Many of the Portuguese fans left with the same heartbreak of seeing their national team lose, but smiles on their faces and maybe a few new friends among the bleu-blanc-rouge.
Back on St. Laurent in 2012, they went a bit further. The Italian fan and one of the Spanish fans exchanged shirts (a tradition among players in international matches) and took some pictures together in each other’s team colours.
They later switched back. Embracing your opponent is one thing, but your team is your team.
Two blocks down, police blocked off St. Laurent at the corner of Rachel, causing a pretty serious traffic jam. But most of those stuck in their cars didn’t mind. They were honking and flying big Spanish flags, celebrating the victory with fellow cars and pedestrians on the sidewalks. They weren’t in a hurry to get anywhere.
And then there was that traffic cop. Two patrol cars blocked access to St. Laurent, and he stood at the corner, occasionally asking people to stay on the sidewalk so cars could pass through. In his patrol car, a small Italian flag he would occasionally pull out and start waving to get a rise out of the crowd.
They ate it up. Each time the response was laughter on both sides. At one point, fans started asking to have their photos taken with this guy.
The crowd was pretty solidly one-sided. One of the few times a car came up with Italian flags on it, the officer walked over and shook the hand of the passenger, prompting some good-natured boos from the crowd.
An hour or so later, the crowd outside the Club Español had thinned, and police wanted to reopen the street. A supervisor came over to give instructions. Rather than scold the officer for posing for photos instead of directing traffic, he seemed just as amused at the absurd assignment for an Italian traffic cop.
As the road reopened, celebrations continued. Fans on the sidewalk outside the Club Español cheered cars as they passed by. Many of those cars continued north, all the way up to Little Italy.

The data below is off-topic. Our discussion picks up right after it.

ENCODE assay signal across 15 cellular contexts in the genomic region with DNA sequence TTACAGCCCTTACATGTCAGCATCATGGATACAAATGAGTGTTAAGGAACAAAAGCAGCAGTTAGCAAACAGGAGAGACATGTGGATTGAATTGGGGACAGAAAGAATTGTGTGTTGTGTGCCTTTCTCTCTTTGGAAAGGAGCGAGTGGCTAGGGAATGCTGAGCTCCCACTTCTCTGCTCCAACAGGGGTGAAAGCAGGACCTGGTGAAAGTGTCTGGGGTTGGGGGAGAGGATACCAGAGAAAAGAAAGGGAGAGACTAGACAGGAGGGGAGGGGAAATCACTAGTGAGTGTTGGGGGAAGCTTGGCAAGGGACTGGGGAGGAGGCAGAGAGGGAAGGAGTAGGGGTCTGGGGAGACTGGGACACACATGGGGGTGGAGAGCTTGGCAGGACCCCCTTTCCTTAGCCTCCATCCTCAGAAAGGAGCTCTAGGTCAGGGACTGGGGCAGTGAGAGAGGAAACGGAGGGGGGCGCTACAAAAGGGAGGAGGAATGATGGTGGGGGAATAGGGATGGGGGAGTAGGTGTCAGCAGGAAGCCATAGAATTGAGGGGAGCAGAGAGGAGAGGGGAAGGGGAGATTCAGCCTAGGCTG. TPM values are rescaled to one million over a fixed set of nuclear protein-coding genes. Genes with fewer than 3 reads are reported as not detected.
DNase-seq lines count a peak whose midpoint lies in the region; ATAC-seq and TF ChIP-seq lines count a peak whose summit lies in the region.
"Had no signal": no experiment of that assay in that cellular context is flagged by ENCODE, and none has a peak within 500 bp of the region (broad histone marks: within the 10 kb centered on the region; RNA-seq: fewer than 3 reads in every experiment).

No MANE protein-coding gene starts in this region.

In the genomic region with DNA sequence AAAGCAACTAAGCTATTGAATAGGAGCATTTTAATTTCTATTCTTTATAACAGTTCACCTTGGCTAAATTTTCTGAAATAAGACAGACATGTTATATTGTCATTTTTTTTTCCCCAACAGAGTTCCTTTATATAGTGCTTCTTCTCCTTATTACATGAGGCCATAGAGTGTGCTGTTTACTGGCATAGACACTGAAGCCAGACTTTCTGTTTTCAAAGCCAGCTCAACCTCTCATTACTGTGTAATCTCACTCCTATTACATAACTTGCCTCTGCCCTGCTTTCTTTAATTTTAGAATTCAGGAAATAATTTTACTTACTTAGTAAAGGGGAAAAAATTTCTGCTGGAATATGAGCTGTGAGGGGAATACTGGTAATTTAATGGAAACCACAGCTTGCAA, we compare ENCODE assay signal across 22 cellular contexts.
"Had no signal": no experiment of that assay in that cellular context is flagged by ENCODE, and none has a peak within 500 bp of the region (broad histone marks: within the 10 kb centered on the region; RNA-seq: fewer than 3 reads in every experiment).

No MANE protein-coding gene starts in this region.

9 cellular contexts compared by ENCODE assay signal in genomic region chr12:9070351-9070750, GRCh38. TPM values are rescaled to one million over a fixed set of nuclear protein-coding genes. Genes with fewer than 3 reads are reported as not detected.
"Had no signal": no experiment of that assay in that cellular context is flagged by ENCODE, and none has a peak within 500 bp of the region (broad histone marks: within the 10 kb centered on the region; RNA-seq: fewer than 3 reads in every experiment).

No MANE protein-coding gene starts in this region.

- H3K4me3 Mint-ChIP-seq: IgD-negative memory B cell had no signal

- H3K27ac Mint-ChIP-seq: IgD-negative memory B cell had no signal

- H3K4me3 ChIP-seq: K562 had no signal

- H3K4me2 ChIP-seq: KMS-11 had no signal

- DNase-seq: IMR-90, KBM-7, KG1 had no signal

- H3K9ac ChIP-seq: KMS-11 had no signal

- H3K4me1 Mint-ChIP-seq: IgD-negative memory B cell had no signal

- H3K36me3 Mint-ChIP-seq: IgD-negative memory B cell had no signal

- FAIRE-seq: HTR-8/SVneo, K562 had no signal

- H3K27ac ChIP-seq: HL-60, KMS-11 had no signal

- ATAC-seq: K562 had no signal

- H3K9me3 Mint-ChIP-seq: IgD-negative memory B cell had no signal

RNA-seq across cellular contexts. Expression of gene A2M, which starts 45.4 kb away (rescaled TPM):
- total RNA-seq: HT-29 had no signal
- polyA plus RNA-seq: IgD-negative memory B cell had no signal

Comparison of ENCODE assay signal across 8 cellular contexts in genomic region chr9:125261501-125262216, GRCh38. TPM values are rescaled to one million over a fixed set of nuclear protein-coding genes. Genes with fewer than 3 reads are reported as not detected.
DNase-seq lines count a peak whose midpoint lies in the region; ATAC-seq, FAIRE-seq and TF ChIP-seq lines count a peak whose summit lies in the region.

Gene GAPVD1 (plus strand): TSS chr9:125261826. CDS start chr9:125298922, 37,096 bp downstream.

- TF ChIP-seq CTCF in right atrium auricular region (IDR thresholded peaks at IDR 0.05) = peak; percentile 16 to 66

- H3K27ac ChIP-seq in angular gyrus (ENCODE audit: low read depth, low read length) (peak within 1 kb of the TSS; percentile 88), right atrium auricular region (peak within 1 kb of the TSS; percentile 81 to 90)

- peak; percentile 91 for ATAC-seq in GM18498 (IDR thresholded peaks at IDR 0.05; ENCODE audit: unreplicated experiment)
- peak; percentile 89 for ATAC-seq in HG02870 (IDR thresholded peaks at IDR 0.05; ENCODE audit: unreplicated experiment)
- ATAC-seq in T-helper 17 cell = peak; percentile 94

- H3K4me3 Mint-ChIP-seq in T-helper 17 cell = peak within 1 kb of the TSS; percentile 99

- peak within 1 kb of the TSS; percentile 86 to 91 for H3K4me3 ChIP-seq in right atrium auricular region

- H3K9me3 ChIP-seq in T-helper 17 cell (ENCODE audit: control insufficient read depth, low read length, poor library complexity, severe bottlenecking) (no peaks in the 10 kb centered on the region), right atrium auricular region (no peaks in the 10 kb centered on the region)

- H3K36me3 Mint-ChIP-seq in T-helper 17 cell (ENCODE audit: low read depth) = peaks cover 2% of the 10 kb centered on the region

Near St. Laurent and Mozart St., the mood was much more relaxed. Partly because it was later in the day, and partly because people don’t stick around much after a loss. For the cars that came all the way here (this couldn’t have been conveniently on the way home for all of them, could it?), there was a bit of sour grapes. One car burned some rubber at the corner, creating a giant cloud. But happier celebrations continued to rule the day here. A couple of Italian fans waved their green white and red flags at passing cars with Spanish ones, and were even disappointed when they got no reaction.
At one point, a car stopped, and the passenger offered $10 for the small flag the man in the photo above was carrying. He accepted the deal (they had a larger flag to wave around anyway). Even after such a loss, it seemed some people were so eager to show off their Italian pride they bought a flag off the street from a stranger for an inflated price.
It’s because of stuff like this that I love this city and its seemingly infinite cultural communities. For its reputation as a place that riots after minor hockey victories, it can also party respectfully, it can have fun without becoming stupid. It knows that there many things in life more important than a soccer game half a world away, but that it’s fun to pretend that there isn’t.
Even though my ties with Europe disappeared generations ago, and I’m really not a soccer fan, I’d like to see more of this city come out during major sporting events. Regardless of the result of the game, these Italian and Spanish soccer fans set examples for us all.
Here’s my full set of photos from the July 1 soccer celebrations: